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Chinese New Year parade in Boston

Weather didn't stop the lion dances Sunday.
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    The Nam Pai group appear at Jade Garden on Tyler Street. |Derek Kouyoumjian/Metro

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    The Nam Pai group crush the greens, or "cai qing", at Jade Garden on Tyler Street. <|Derek Kouyoumjian/Metro

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    The weather didn't keep people away as the Chinese New Year parade drew plenty of sp|Derek Kouyoumjian/Metro

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    Jing Jing Han and Ruo Han Yang pose with a 'baby lion" portrayed by Nola Chung of t|Derek Kouyoumjian/Metro

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    Fireworks punctuate the lion dance the Woo Ching Group does on Harrison Avenue.

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    Michael and Dylan Kit check out the parade.|Derek Kouyoumjian/Metro

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    Joanne Zhao and Thea Anderson take a break from medical research to watch the parad|Derek Kouyoumjian/Metro

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    The Hong Gar Group's lion dance makes its way to China Pearl.|Derek Kouyoumjian/Metro

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    The Hong Gar Group's lion makes its way into the offices of Sunshine Travel.

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    Tips can include oranges for the lion dancers today at Sunshine Travel.

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    Hong Gar Group's lion at Winsor Dim-Sum.|Derek Kouyoumjian/Metro

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    Mr Li of the Hong Gar Group with a quick breakfast as he follows his group's lion d|Derek Kouyoumjian/Metro

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    Nam Pai Academy's lion dance at Golden Gate.|Derek Kouyoumjian/Metro

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    Nam Pai Academy's lion dance makes its way into Chinatown Gifts.|Derek Kouyoumjian/Metro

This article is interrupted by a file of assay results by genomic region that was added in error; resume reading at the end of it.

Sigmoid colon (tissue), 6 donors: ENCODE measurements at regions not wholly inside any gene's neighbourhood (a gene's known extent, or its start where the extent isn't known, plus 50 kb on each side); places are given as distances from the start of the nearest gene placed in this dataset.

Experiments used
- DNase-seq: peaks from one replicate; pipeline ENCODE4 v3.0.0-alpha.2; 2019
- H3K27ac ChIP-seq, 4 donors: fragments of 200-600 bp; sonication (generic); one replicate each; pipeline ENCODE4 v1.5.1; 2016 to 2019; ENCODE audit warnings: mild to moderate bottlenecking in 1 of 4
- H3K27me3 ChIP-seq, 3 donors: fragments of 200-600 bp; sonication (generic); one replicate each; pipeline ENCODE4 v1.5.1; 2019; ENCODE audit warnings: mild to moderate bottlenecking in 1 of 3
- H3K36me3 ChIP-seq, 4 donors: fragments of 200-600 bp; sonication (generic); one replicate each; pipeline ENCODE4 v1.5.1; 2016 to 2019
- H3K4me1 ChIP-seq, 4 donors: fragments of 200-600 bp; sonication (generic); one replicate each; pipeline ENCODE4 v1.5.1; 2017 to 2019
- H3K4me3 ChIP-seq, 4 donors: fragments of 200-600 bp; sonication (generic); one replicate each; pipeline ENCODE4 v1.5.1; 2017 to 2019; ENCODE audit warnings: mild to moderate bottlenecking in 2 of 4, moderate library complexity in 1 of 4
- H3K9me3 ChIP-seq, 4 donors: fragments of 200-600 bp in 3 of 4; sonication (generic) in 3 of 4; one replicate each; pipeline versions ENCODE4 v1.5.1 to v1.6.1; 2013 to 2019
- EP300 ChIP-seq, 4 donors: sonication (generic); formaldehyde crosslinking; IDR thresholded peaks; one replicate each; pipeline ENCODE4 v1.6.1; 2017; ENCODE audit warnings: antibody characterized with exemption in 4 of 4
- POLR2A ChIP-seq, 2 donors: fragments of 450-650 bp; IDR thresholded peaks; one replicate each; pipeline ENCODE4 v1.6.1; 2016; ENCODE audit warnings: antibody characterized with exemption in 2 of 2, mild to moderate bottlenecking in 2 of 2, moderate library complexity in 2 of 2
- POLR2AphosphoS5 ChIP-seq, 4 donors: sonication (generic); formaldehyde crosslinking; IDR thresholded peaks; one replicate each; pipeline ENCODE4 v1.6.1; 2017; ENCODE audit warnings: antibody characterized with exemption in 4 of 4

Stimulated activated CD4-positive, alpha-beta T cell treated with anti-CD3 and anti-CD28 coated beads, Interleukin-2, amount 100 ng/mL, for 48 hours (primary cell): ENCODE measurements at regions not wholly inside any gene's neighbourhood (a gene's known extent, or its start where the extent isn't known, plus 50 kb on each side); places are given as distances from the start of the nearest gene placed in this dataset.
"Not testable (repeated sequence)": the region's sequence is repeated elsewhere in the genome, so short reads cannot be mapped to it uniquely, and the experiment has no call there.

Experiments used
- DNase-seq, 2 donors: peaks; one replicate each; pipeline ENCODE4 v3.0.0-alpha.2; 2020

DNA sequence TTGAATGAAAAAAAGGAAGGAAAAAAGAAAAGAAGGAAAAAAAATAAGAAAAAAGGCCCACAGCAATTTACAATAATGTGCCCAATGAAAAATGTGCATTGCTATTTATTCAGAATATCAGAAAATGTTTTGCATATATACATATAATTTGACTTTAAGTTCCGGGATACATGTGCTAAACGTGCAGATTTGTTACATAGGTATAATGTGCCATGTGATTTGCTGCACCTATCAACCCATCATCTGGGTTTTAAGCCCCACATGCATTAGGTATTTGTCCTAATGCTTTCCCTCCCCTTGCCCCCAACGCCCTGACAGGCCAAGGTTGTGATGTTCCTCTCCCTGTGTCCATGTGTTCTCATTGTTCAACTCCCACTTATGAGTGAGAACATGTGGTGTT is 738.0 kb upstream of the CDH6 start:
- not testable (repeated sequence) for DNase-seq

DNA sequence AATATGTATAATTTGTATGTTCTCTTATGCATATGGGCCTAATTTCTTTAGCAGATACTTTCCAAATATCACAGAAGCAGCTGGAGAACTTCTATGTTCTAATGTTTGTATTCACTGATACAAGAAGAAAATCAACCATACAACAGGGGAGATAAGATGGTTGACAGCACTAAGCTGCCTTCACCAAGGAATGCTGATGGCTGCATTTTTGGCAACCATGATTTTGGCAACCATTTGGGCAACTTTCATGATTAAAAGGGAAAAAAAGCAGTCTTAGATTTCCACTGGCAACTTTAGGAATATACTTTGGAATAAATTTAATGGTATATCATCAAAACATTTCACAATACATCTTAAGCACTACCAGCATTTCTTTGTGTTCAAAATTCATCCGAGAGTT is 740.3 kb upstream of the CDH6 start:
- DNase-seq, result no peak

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    A lion dancing down Beech Street.|Derek Kouyoumjian/Metro

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    Banners wave on Beech Street. |Derek Kouyoumjian/Metro

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    The Gung Ho Club crush the greens, or "cai qing", at the New Jumbo Seafood Restaurant|Derek Kouyoumjian/Metro

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    Theresa So guides the lions in the parade.|Derek Kouyoumjian/Metro

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    Wah Lum Kung Fu Association's lion dance appears at the Happy Family Food Market.

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    Beech Street Chinatown.|Derek Kouyoumjian/Metro

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    The Gung Ho Club lion dance on Harrison Ave. |Derek Kouyoumjian/Metro

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    Andrew Moise of the Oom Young Doe School's Newton location performs martial arts for|Derek Kouyoumjian/Metro

Troops of colorful lion dancers, drums, cymbals and firecrackers took over Chinatown Sundayfor the annual Chinese Near Year Parade.

Wind and snow grounded the dragon dances this year, but couldn't stop the parade, whichwoundits traditional display around Kneeland Street, Essex Street, Harrison Ave, and several smaller side streets.

The parade stepped off at 11 a.m., but the festivities, feasts and more carried on well into the afternoon.

The parade marks the biggest annual celebration inBoston's Chinatown, home to the third largest Chinese community in the U.S. In China, this celebration is known as theSpring Festivalbecause it marks the beginning of warmer weather.

Chinese New Year begins on thefirst day of the first monthin the traditional lunar calendar, which fallson a date between January 21 and February 20.

The lion dancesare believed todrive away evil spirits andbring good luck, and are the perfect way to start the New Year.

 

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